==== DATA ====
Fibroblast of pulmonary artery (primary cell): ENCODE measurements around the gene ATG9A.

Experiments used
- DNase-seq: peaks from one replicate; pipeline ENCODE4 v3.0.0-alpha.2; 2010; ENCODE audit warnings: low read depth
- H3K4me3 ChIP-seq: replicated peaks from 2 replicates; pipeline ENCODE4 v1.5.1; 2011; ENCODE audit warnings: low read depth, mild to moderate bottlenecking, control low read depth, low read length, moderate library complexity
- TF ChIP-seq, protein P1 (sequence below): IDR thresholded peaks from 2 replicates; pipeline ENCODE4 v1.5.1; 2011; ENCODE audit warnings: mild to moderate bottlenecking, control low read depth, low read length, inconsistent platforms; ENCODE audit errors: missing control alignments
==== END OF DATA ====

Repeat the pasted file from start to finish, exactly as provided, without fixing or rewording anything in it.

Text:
Fibroblast of pulmonary artery (primary cell): ENCODE measurements around the gene ATG9A.

Experiments used
- DNase-seq: peaks from one replicate; pipeline ENCODE4 v3.0.0-alpha.2; 2010; ENCODE audit warnings: low read depth
- H3K4me3 ChIP-seq: replicated peaks from 2 replicates; pipeline ENCODE4 v1.5.1; 2011; ENCODE audit warnings: low read depth, mild to moderate bottlenecking, control low read depth, low read length, moderate library complexity
- TF ChIP-seq, protein P1 (sequence below): IDR thresholded peaks from 2 replicates; pipeline ENCODE4 v1.5.1; 2011; ENCODE audit warnings: mild to moderate bottlenecking, control low read depth, low read length, inconsistent platforms; ENCODE audit errors: missing control alignments